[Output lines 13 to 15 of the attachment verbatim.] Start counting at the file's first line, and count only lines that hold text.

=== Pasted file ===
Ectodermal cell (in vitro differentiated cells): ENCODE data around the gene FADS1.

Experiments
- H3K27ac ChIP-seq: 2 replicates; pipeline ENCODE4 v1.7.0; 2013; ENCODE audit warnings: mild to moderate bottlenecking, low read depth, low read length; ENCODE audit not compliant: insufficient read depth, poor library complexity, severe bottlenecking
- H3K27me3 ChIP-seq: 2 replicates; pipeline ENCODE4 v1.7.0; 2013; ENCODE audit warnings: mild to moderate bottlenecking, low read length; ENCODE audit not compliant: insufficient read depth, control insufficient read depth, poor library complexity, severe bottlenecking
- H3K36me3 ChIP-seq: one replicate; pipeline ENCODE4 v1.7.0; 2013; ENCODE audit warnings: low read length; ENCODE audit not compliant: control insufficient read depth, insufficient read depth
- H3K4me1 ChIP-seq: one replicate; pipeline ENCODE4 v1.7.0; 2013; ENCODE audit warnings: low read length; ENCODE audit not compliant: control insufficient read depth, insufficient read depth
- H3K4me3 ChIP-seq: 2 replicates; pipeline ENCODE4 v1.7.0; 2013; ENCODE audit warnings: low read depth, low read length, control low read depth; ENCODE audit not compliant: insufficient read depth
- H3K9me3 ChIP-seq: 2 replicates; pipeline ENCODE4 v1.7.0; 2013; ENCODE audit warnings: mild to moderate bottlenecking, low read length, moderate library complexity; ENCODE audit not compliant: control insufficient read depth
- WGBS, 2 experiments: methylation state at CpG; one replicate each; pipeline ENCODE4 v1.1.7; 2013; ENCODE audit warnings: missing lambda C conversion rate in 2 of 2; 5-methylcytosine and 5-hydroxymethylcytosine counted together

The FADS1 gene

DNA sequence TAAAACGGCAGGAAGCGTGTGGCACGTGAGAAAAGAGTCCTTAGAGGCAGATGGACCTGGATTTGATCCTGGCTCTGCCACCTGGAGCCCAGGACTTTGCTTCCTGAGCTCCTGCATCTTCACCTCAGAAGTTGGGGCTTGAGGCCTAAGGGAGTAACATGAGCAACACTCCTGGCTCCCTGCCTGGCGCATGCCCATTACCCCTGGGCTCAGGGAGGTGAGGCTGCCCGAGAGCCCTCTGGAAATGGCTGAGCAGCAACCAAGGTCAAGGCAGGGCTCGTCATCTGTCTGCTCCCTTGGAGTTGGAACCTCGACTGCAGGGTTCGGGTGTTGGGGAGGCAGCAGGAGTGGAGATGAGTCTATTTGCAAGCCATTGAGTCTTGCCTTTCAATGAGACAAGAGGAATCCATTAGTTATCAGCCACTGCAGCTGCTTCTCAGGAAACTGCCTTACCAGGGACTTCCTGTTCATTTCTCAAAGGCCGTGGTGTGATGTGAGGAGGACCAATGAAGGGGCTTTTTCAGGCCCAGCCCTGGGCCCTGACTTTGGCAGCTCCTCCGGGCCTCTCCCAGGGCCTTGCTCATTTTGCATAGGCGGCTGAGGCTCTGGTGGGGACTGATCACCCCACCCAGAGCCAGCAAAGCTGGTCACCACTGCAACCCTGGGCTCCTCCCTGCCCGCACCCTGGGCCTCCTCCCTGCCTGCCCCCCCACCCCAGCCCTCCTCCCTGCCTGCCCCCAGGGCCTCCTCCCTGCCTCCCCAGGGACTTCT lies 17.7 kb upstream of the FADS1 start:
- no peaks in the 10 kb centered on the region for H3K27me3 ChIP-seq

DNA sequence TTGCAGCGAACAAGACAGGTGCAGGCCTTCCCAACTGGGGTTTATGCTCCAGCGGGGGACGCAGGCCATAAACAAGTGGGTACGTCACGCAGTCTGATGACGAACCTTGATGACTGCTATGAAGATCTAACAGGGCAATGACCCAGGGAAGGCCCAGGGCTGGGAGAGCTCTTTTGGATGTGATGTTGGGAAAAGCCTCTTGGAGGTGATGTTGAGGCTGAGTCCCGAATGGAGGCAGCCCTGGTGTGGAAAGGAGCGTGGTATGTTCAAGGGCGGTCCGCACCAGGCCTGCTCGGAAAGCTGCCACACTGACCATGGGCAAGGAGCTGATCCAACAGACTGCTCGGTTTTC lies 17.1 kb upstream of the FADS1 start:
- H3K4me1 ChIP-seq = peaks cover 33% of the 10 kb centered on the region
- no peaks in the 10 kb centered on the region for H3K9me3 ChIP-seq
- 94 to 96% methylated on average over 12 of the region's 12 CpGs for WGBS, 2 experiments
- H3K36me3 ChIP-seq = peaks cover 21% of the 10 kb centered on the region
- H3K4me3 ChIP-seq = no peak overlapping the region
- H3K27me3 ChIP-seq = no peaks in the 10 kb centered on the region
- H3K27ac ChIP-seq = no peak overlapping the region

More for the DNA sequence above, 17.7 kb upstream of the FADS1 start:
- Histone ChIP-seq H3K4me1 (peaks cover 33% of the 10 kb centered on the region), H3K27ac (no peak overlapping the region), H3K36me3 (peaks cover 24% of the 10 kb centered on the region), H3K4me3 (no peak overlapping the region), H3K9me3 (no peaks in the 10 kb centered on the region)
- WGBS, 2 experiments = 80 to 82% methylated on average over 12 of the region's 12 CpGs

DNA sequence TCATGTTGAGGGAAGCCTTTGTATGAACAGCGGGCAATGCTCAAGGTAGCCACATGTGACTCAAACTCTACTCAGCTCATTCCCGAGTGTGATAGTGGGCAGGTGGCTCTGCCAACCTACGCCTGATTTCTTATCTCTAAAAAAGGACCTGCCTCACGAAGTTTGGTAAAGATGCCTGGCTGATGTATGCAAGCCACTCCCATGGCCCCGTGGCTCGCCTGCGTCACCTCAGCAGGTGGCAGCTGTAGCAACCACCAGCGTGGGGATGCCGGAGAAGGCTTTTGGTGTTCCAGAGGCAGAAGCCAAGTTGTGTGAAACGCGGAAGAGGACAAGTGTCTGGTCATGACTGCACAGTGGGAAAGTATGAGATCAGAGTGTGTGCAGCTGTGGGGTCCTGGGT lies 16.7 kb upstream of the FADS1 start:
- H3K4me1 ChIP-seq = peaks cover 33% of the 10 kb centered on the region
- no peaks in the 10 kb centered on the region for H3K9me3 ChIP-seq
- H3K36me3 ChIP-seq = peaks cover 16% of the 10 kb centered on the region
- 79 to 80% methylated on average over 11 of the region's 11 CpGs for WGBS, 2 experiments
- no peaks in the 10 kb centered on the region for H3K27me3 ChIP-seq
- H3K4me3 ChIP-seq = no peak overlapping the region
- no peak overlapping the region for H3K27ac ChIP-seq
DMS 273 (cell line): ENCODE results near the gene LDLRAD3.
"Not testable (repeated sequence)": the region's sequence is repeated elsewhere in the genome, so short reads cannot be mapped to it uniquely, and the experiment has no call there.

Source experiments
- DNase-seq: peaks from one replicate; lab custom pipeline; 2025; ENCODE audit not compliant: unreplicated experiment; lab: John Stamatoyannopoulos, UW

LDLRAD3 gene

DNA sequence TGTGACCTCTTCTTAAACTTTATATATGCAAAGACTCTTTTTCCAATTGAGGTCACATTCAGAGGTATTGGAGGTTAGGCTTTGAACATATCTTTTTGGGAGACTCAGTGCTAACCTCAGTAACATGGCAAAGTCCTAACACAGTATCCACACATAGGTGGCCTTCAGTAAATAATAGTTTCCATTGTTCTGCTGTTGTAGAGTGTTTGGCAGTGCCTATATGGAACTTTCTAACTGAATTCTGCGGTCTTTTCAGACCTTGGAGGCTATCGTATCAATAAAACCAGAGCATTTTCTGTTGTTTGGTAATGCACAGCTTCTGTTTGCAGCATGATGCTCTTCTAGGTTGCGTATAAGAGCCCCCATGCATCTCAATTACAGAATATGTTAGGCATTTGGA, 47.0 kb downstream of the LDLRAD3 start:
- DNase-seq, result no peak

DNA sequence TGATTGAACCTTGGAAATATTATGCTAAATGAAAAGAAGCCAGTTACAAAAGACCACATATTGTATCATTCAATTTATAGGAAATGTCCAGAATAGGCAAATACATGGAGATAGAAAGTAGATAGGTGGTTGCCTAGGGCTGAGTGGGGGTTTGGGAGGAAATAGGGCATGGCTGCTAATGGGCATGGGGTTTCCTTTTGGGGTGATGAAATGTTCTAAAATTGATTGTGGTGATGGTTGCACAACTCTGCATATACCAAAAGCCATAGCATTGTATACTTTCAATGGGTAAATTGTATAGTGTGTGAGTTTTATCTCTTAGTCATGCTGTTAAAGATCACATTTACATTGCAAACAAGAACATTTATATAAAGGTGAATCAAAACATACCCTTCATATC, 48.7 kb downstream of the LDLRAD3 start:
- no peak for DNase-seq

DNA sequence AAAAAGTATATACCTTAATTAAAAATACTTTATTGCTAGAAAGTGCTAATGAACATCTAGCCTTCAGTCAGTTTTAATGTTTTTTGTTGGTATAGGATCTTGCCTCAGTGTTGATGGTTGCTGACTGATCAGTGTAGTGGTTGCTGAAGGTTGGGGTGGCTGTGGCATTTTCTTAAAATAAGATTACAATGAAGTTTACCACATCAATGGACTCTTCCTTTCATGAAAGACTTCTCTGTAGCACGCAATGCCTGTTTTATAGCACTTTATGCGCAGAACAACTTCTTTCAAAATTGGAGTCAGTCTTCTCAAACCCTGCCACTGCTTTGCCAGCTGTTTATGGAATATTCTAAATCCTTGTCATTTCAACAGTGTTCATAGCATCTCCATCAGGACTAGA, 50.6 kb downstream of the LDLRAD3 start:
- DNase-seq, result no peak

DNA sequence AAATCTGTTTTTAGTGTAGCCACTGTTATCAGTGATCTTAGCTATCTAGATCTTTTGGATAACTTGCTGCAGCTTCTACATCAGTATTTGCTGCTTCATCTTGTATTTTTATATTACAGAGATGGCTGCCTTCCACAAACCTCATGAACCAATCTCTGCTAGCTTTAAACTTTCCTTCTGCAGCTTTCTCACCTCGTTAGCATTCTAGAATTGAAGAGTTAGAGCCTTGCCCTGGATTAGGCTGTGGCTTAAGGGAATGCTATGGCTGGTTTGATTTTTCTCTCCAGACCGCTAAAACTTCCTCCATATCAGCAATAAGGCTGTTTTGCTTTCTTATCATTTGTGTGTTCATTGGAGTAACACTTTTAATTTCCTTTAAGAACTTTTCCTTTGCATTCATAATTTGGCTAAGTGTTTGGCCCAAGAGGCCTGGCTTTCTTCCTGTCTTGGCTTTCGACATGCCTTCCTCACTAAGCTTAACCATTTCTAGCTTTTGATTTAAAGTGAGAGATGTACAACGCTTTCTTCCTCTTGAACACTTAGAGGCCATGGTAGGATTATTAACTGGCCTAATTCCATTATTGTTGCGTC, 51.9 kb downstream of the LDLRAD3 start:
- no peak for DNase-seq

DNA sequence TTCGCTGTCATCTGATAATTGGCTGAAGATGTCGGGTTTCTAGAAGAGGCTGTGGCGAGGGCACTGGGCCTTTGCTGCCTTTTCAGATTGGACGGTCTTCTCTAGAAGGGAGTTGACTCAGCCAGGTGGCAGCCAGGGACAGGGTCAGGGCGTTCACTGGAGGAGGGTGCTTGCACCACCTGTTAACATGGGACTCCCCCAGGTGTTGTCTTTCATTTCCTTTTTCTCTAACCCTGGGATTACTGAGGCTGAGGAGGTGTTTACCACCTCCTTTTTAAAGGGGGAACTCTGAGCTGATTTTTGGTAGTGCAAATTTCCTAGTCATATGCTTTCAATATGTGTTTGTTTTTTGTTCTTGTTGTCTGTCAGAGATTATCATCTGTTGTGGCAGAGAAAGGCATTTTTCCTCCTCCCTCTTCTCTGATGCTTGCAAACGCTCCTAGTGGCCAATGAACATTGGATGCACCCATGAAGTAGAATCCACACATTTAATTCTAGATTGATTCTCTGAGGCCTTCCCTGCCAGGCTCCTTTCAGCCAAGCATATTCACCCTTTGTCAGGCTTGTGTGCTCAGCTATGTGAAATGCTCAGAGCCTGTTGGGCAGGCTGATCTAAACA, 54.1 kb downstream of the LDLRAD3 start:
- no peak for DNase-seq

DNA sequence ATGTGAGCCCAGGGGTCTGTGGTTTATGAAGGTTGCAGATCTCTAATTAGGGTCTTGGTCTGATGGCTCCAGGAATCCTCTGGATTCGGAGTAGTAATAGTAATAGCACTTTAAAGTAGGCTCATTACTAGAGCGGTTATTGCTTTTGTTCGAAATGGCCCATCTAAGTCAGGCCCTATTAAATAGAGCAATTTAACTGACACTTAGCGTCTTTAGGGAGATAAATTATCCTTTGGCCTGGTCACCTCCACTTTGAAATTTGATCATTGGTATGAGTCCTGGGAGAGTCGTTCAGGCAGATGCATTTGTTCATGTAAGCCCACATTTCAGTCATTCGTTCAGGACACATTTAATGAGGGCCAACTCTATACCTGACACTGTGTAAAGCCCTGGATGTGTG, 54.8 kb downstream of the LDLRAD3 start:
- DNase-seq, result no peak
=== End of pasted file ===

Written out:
DNA sequence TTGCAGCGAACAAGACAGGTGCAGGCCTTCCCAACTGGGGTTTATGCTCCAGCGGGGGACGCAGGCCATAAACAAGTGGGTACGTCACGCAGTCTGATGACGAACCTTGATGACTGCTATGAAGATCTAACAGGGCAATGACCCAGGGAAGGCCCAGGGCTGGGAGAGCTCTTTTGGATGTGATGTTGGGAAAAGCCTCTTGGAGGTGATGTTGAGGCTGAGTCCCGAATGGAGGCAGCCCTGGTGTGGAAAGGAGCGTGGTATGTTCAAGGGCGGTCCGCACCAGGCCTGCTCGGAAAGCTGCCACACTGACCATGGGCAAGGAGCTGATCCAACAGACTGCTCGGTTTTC lies 17.1 kb upstream of the FADS1 start:
- H3K4me1 ChIP-seq = peaks cover 33% of the 10 kb centered on the region
- no peaks in the 10 kb centered on the region for H3K9me3 ChIP-seq